Mutiny at Microsoft Over Gates’ Future Role [Ecommerce Times]
  • Amazon is about to join Apple, Roku and others in the set-top box business. Amazon’s box will provide instant access to Amazon Videos, as well as Netflix and Hulu Plus.
    Amazon To Debut Set-Top Box For Holidays [NewsFactor]

and finally…

  • The new iOS7 recently released by Apple for iPhones and iPads has a new user interface where icons seem to float above the background, and apps zoom in an out as the user interacts with them. While most users think the new user interface is cool, a minority are complaining that the zoom animations are making them nauseous and giving them headaches.
    Does iOS 7 Make You Feel Sick? [NewsFactor]
    Twitter IPO Filing Shows It Ain’t No Facebook [Technology Review]

Do you MOOC?

MIT’s open-source online learning platform, MITx has launched its first course. The course is an electrical engineering course titled Circuits and Electronics and has 90,000 students enrolled on campus and off. MITx is MIT’s latest experiment in MOOC – Massively Open Online Course where anyone in the world with an Internet connection can enroll in an MIT course to view lectures, work on projects, and take exams. Stanford is offering five new MOOCs with classes beginning March 19th. The courses are Design and Analysis of Algorithms, Natural Language Processing, Cryptography, Game Theory, and Probabilistic Graphical Models. Enrollment is currently at 335,000 students registered.

First course offered by MITx begins [MIT News]
Stanford offers more free online classes for the world [Stanford Report]

Apps and App Stores

App stores and marketplaces are transforming the way developers interact with users, and the way users find and acquire software. The iTunes app store and the Android Marketplace each boast hundreds of thousands of apps. Apple just purchased a company by the name of Chomp that should help Apple users find useful apps hidden like needles in a haystack. A new study released by Canalys found that on average iPhone apps are significantly less expensive than Android apps. The average price of Android Market’s top 100 is $3.74 per Android app, vs. $1.47 per iPhone app in the iTunes App Store. Meanwhile, Mozilla, maker of the popular Firefox browser, is planning to open its own app store. The Mozilla Marketplace will feature apps that will run on any platform in any browser that supports HTML 5. The latest version of HTML supports all kinds of application development in the browser including games, media, music, productivity and others.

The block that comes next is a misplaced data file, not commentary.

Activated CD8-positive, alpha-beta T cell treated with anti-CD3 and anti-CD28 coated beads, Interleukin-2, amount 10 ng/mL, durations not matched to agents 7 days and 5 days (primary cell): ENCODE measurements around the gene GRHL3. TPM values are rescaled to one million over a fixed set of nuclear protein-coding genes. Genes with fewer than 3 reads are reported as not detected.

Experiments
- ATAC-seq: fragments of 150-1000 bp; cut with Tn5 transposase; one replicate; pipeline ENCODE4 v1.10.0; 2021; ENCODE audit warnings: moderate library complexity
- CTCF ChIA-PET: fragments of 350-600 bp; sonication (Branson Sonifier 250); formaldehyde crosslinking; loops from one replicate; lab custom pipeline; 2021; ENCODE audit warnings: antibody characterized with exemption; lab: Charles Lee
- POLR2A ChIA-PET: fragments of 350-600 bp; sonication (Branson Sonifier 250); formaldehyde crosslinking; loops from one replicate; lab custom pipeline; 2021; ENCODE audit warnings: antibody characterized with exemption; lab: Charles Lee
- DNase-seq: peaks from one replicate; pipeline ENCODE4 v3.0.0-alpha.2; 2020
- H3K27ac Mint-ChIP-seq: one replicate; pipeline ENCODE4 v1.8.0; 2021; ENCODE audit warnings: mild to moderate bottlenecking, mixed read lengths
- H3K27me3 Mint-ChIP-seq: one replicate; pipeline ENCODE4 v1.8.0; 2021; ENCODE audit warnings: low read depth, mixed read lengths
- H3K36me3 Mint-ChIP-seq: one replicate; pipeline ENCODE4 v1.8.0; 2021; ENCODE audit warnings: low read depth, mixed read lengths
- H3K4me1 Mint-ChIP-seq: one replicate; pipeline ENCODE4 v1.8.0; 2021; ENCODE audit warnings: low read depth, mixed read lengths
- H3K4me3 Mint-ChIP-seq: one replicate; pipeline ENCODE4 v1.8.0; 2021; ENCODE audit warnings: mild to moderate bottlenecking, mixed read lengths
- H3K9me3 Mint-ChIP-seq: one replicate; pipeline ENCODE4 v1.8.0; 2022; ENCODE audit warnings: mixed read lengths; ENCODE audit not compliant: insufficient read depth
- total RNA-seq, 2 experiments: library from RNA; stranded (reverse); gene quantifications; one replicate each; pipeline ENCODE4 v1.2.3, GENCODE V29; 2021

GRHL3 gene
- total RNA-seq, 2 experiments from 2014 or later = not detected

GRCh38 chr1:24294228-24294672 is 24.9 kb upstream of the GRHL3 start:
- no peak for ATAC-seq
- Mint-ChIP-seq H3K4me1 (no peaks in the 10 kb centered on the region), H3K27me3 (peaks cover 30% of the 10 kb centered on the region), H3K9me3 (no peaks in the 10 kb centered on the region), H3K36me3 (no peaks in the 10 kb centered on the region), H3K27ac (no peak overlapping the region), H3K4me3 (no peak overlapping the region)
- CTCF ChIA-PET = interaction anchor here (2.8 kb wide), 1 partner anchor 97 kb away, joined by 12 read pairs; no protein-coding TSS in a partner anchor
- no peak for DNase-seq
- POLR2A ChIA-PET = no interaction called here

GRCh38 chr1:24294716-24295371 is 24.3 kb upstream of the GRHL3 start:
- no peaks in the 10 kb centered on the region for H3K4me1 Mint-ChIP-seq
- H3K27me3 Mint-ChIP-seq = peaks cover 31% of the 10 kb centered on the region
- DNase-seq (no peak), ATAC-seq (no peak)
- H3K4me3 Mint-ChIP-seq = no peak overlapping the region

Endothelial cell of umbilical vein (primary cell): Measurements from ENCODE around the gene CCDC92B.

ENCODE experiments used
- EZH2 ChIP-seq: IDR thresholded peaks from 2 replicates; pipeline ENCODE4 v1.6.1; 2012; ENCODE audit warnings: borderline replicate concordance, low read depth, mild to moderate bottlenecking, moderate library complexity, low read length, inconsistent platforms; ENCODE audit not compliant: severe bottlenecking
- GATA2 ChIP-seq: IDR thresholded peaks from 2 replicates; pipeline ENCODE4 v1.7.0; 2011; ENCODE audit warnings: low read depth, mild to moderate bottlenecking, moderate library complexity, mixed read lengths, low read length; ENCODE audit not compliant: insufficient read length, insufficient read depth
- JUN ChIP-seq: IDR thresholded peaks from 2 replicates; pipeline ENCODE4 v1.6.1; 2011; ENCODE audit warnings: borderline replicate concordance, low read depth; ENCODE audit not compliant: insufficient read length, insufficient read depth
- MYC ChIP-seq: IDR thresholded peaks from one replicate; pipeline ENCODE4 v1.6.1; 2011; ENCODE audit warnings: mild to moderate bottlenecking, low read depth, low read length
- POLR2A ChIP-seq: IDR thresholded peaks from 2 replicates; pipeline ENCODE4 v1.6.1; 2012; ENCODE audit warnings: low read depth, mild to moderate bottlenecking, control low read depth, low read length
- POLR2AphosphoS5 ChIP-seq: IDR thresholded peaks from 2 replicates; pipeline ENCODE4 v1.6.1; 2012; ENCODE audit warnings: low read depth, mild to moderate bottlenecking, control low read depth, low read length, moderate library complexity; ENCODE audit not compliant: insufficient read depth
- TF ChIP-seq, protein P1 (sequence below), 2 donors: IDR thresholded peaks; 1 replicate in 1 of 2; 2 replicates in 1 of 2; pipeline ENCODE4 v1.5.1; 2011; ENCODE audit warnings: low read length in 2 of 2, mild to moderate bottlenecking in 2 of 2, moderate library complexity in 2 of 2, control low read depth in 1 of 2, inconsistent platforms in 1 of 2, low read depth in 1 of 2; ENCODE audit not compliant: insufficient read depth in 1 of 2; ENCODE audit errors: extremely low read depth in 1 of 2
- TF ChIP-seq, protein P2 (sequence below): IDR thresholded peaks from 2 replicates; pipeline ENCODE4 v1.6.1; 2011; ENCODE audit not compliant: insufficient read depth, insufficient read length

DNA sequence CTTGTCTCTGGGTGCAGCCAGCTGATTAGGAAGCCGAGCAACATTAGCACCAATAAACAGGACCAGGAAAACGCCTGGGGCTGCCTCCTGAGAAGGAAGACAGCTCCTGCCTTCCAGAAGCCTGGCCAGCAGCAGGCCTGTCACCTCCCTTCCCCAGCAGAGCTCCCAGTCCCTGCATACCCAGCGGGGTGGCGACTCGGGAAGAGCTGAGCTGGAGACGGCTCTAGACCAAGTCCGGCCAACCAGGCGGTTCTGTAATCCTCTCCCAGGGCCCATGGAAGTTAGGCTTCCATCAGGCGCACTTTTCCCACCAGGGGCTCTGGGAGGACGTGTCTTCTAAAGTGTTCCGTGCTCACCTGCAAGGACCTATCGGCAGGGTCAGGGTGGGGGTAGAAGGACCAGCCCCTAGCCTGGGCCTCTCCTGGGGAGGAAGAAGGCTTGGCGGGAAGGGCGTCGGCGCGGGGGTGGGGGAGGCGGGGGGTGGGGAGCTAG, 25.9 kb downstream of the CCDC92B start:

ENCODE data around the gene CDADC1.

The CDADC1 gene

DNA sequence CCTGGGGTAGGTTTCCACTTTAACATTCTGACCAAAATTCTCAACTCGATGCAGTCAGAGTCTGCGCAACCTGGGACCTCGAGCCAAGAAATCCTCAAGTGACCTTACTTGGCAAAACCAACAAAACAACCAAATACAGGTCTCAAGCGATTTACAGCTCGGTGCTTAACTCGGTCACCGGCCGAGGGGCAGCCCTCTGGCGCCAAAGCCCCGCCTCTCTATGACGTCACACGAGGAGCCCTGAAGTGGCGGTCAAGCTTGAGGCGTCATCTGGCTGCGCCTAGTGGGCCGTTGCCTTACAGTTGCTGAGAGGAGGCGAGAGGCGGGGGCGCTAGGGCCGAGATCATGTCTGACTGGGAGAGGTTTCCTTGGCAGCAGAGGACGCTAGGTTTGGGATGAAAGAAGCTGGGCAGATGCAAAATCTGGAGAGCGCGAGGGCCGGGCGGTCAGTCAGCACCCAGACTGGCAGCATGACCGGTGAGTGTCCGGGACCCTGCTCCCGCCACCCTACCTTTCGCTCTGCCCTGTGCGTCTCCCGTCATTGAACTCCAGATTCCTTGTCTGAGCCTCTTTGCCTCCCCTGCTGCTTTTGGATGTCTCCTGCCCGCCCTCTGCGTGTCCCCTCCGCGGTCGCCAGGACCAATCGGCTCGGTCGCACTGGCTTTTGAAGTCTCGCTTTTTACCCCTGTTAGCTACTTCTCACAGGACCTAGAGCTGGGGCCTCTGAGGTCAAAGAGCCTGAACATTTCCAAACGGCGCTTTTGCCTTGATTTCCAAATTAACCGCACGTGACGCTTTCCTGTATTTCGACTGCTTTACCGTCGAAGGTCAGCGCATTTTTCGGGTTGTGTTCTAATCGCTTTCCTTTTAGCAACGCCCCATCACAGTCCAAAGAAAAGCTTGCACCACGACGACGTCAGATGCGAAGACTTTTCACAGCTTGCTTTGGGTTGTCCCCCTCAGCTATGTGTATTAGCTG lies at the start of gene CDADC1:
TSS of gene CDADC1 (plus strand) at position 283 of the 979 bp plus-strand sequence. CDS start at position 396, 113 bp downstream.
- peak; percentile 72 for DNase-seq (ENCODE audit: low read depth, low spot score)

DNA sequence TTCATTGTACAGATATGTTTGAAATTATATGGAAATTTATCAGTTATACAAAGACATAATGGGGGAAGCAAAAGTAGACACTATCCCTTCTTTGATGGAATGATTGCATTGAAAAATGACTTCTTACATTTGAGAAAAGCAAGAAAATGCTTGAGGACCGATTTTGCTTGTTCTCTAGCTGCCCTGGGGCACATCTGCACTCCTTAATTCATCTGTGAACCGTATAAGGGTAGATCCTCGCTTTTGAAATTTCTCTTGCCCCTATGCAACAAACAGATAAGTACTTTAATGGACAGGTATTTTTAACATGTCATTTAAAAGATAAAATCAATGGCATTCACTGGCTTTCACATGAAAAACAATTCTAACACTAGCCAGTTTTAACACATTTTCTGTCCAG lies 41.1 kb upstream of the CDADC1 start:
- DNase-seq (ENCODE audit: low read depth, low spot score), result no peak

Apple’s New Cloud

This week Apple unveiled the long anticipated iCloud at its World Wide Developers Conference. The new cloud computing platform is similar to recent cloud music services from Google and Amazon, but goes several steps further. Users of iCloud will be able to store not only music, but all kinds of data and apps on Apple’s Web servers, to be shared across devices. iCloud takes advantage of Apple’s new unified OS X Lion, scheduled to be released next month, to allow users to have a common computing experience across all of their devices. Using iCloud, all of your apps, music, movies, photos, books, email, contacts, calendars, and data files are stored on the Web, and pushed to each of your devices. Users will no longer need to purchase multiple versions of an app for each of their devices. One copy of an app will come with a license that covers up to ten devices. The service also runs on Windows PCs through iTunes. The New York Times suggests that iCloud is the beginning of the end for PCs, and the birth of true cloud-based personal computing. iCloud is scheduled to be released this Fall. Microsoft and Google are both working to offer similar cloud services.

As users migrate to the cloud, they will have to commit to one vendor for storing their data and media. That vendor will most likely be Apple, Microsoft, Google, or perhaps even Facebook. As the cloud era arrives there are several important issues that should concern users. What happens if you are unhappy with your cloud service? Can you easily move your data to a different vendor’s cloud? Also, who is responsible for the safety of your data? How will Apple and the others compensate users for the loss of data? How about privacy and security? Can the vendor monitor what you store in its cloud, like Google monitors gmail, and Facebook monitors user profiles? These are issues that are already important and will certainly become critically important in coming months and years as cloud computing becomes the norm.